Sunday pops |

Sunday pops

The New York Times blames the lowest national voter turnout in 72 years on “apathy, anger and frustration at the relentlessly negative tone of the campaigns.” So, in typical “progressive” fashion, it suggests one of the cures would be even more liberalized voting rules that would invite the kind of fraud that “progressives” obviously need to prevail. … Louisiana Gov. Bobby Jindal has endorsed a constitutional convention to rein in the power of the federal government. And while it sounds attractive, the prospective GOP presidential candidate and other supporters must realize that once the constitutional convention genie is out of the bottle, those with less-than-conservative intentions could do grave damage to our national charter. … The Piketty-Saez study on income inequality continues to receive lots of attention. It claims that between 1979 and 2007, the poorest Americans saw a 33 percent decline in income, that the “working class” saw a mere 0.7 percent increase in income and that middle-class incomes rose by a mere 2.2 percent. But as a new study in the Southern Economic Journal concludes (as detailed in a Wall Street Journal commentary), the Piketty-Saez study used incomplete data. And when all the data are considered, the numbers were, respectively, income increases of 31, 32 and 37 percent. Which changes the picture, markedly, when it comes to discussions of “income inequality.”

TribLIVE commenting policy

You are solely responsible for your comments and by using you agree to our Terms of Service.

We moderate comments. Our goal is to provide substantive commentary for a general readership. By screening submissions, we provide a space where readers can share intelligent and informed commentary that enhances the quality of our news and information.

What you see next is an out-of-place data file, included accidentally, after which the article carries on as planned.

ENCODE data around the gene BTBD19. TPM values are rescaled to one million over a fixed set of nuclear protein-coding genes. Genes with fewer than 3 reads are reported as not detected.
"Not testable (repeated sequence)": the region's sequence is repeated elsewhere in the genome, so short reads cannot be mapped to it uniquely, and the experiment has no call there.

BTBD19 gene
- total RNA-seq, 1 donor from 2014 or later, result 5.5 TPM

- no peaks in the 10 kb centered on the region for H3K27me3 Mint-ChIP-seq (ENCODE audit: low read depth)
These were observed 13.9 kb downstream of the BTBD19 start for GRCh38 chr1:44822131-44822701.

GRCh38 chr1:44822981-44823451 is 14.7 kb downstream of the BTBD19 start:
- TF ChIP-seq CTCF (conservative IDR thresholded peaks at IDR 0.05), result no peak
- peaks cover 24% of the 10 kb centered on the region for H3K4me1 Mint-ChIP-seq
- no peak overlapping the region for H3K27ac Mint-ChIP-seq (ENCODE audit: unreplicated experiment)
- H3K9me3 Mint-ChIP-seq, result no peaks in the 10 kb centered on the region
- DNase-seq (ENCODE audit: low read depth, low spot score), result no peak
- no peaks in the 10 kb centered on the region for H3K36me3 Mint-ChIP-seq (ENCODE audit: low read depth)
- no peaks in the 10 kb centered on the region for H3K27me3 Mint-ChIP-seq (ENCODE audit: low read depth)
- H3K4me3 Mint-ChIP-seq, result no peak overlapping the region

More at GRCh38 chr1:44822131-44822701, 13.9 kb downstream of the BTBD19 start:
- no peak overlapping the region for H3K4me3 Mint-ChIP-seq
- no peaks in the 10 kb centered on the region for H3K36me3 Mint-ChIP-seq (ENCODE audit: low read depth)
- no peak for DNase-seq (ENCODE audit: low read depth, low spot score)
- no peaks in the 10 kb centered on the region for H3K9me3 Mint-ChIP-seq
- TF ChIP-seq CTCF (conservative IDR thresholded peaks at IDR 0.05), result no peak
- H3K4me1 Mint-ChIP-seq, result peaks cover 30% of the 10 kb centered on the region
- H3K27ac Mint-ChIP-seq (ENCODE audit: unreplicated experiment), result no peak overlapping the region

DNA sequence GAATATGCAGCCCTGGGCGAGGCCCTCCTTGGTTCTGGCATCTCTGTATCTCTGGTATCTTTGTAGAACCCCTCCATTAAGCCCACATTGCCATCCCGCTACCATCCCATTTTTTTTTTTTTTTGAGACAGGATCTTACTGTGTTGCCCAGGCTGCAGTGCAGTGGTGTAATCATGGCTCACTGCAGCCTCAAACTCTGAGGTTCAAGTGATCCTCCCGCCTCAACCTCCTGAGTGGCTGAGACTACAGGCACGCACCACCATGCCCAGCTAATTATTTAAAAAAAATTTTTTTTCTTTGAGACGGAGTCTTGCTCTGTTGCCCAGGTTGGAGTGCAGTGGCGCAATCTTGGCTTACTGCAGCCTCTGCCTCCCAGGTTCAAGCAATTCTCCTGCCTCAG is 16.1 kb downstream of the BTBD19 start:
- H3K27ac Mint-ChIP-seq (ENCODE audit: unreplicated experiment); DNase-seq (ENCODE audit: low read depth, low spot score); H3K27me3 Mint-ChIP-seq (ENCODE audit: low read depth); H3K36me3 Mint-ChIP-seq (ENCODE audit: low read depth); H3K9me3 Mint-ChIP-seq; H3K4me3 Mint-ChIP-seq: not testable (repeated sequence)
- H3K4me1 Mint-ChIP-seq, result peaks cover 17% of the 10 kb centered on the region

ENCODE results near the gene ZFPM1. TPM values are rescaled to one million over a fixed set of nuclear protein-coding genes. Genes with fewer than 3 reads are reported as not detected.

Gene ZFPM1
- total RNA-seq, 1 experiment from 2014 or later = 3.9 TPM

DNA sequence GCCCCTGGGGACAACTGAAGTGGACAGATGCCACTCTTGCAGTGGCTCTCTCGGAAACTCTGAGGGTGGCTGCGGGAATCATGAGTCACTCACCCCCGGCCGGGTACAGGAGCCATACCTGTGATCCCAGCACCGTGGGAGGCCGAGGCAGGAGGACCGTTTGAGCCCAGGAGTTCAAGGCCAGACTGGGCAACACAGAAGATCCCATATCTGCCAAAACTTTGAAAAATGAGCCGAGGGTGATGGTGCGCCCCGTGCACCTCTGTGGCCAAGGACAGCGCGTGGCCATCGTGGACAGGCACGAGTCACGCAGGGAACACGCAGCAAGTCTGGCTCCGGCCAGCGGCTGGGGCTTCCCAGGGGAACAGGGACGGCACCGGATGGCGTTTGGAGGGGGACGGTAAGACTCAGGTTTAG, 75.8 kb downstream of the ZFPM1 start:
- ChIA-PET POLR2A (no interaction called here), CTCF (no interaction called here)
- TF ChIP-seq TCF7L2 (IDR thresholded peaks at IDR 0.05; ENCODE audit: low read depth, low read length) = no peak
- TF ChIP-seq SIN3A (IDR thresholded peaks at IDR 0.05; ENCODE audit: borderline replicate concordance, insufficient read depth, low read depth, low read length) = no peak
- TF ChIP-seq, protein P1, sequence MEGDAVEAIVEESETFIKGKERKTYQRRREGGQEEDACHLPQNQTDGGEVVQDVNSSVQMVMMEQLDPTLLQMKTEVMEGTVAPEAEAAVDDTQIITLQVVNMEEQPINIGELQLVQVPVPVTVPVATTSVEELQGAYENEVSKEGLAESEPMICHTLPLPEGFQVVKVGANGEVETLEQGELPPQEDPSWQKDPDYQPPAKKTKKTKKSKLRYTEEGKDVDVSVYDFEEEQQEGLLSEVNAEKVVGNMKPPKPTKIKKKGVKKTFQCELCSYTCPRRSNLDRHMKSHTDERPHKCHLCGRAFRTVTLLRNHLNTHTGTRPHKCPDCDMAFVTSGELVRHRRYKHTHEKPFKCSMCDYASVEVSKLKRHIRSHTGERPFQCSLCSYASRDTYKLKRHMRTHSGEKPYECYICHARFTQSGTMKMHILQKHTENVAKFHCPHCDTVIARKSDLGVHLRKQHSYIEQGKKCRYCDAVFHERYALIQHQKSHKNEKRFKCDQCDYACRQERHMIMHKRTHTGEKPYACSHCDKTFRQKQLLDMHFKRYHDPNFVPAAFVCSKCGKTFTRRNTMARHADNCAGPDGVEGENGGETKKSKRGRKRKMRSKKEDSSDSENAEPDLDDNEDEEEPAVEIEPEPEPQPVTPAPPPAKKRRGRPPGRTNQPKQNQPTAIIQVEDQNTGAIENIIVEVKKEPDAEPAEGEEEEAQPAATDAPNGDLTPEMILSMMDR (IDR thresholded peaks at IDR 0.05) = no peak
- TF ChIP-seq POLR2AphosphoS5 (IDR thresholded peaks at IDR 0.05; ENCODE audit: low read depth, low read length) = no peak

While most comments will be posted if they are on-topic and not abusive, moderating decisions are subjective. We will make them as carefully and consistently as we can. Because of the volume of reader comments, we cannot review individual moderation decisions with readers.

We value thoughtful comments representing a range of views that make their point quickly and politely. We make an effort to protect discussions from repeated comments either by the same reader or different readers

We follow the same standards for taste as the daily newspaper. A few things we won't tolerate: personal attacks, obscenity, vulgarity, profanity (including expletives and letters followed by dashes), commercial promotion, impersonations, incoherence, proselytizing and SHOUTING. Don't include URLs to Web sites.

We do not edit comments. They are either approved or deleted. We reserve the right to edit a comment that is quoted or excerpted in an article. In this case, we may fix spelling and punctuation.

We welcome strong opinions and criticism of our work, but we don't want comments to become bogged down with discussions of our policies and we will moderate accordingly.

We appreciate it when readers and people quoted in articles or blog posts point out errors of fact or emphasis and will investigate all assertions. But these suggestions should be sent via e-mail. To avoid distracting other readers, we won't publish comments that suggest a correction. Instead, corrections will be made in a blog post or in an article.